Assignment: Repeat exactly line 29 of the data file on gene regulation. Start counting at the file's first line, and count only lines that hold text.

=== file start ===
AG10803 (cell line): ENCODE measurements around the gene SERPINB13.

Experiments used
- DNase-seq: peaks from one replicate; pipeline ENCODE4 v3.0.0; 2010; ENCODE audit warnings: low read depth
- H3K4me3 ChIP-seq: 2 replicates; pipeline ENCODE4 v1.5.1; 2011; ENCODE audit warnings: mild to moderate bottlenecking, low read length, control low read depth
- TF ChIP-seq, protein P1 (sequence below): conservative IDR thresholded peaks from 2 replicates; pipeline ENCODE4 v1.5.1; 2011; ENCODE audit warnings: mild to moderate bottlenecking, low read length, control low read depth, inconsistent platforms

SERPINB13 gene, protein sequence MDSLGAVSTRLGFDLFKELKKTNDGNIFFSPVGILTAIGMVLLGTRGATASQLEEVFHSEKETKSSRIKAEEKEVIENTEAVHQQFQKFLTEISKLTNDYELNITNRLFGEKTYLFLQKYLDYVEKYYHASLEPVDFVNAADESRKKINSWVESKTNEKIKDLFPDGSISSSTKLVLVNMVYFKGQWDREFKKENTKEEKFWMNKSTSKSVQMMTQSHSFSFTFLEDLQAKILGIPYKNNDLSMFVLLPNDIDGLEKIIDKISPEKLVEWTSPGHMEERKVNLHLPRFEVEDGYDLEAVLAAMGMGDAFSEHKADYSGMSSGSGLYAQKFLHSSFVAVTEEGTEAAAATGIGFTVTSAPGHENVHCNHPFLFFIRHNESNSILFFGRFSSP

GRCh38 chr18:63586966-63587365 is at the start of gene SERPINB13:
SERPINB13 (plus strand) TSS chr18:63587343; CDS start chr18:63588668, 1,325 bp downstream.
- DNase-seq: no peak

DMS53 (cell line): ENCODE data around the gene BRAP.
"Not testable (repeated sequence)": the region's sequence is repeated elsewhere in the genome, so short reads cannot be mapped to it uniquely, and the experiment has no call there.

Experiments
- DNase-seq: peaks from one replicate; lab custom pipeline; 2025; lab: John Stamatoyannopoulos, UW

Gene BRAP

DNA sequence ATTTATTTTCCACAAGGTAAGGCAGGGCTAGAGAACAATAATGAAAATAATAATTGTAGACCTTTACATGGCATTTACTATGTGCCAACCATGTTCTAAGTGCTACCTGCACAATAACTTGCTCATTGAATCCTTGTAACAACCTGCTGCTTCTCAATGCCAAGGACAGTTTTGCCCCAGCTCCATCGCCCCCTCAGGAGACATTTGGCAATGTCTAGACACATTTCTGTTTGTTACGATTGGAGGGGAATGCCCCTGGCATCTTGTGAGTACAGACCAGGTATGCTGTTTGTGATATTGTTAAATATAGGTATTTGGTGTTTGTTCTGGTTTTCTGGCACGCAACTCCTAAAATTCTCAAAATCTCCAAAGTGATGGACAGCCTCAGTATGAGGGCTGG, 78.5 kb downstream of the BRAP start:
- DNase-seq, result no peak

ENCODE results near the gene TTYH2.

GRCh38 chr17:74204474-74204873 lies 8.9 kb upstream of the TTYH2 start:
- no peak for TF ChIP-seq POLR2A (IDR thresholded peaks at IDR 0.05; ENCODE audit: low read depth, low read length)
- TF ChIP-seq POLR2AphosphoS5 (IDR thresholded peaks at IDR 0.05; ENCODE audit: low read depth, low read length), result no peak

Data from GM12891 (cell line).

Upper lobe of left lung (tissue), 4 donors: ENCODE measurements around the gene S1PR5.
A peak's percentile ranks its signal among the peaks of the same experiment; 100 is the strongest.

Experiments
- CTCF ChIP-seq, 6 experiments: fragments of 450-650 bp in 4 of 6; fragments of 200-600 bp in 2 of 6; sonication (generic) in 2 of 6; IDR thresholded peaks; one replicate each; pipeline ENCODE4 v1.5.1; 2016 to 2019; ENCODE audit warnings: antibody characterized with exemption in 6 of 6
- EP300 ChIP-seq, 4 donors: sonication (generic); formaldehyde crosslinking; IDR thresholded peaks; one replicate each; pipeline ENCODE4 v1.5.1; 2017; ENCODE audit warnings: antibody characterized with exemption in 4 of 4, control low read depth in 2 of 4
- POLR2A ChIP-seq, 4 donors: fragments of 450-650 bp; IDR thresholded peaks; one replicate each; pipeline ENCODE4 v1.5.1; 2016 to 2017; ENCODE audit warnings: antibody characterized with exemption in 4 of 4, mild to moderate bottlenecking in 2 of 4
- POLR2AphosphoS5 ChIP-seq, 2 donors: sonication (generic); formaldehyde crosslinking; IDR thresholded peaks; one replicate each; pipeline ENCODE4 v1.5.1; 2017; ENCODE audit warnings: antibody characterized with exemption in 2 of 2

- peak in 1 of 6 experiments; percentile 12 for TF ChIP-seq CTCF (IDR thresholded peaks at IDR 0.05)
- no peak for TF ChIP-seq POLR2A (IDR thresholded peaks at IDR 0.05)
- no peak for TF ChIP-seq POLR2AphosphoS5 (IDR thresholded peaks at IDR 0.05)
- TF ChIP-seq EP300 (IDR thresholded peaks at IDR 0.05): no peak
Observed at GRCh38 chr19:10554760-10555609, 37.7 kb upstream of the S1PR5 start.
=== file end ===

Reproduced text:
- peak in 1 of 6 experiments; percentile 12 for TF ChIP-seq CTCF (IDR thresholded peaks at IDR 0.05)